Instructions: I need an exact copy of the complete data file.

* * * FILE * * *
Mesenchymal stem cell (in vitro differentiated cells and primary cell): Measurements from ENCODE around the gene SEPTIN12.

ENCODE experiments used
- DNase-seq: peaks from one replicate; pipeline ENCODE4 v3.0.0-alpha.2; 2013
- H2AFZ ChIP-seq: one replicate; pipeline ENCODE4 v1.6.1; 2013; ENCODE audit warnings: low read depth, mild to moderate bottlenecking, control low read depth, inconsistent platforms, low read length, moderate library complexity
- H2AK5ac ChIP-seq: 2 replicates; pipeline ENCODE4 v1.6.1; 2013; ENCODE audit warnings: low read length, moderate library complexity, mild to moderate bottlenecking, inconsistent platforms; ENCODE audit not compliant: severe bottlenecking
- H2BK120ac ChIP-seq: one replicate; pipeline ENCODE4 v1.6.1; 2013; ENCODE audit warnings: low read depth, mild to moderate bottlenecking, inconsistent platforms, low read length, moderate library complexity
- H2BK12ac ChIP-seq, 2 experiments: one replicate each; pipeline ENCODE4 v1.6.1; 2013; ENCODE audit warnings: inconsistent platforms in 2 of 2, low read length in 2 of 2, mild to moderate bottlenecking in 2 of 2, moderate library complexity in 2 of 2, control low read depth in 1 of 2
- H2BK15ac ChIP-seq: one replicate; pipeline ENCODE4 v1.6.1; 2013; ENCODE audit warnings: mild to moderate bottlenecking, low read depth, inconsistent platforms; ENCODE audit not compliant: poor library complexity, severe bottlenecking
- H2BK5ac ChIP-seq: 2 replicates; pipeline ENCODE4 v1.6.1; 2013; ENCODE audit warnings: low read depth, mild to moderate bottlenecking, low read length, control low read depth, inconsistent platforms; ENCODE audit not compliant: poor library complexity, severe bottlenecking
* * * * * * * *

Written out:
Mesenchymal stem cell (in vitro differentiated cells and primary cell): Measurements from ENCODE around the gene SEPTIN12.

ENCODE experiments used
- DNase-seq: peaks from one replicate; pipeline ENCODE4 v3.0.0-alpha.2; 2013
- H2AFZ ChIP-seq: one replicate; pipeline ENCODE4 v1.6.1; 2013; ENCODE audit warnings: low read depth, mild to moderate bottlenecking, control low read depth, inconsistent platforms, low read length, moderate library complexity
- H2AK5ac ChIP-seq: 2 replicates; pipeline ENCODE4 v1.6.1; 2013; ENCODE audit warnings: low read length, moderate library complexity, mild to moderate bottlenecking, inconsistent platforms; ENCODE audit not compliant: severe bottlenecking
- H2BK120ac ChIP-seq: one replicate; pipeline ENCODE4 v1.6.1; 2013; ENCODE audit warnings: low read depth, mild to moderate bottlenecking, inconsistent platforms, low read length, moderate library complexity
- H2BK12ac ChIP-seq, 2 experiments: one replicate each; pipeline ENCODE4 v1.6.1; 2013; ENCODE audit warnings: inconsistent platforms in 2 of 2, low read length in 2 of 2, mild to moderate bottlenecking in 2 of 2, moderate library complexity in 2 of 2, control low read depth in 1 of 2
- H2BK15ac ChIP-seq: one replicate; pipeline ENCODE4 v1.6.1; 2013; ENCODE audit warnings: mild to moderate bottlenecking, low read depth, inconsistent platforms; ENCODE audit not compliant: poor library complexity, severe bottlenecking
- H2BK5ac ChIP-seq: 2 replicates; pipeline ENCODE4 v1.6.1; 2013; ENCODE audit warnings: low read depth, mild to moderate bottlenecking, low read length, control low read depth, inconsistent platforms; ENCODE audit not compliant: poor library complexity, severe bottlenecking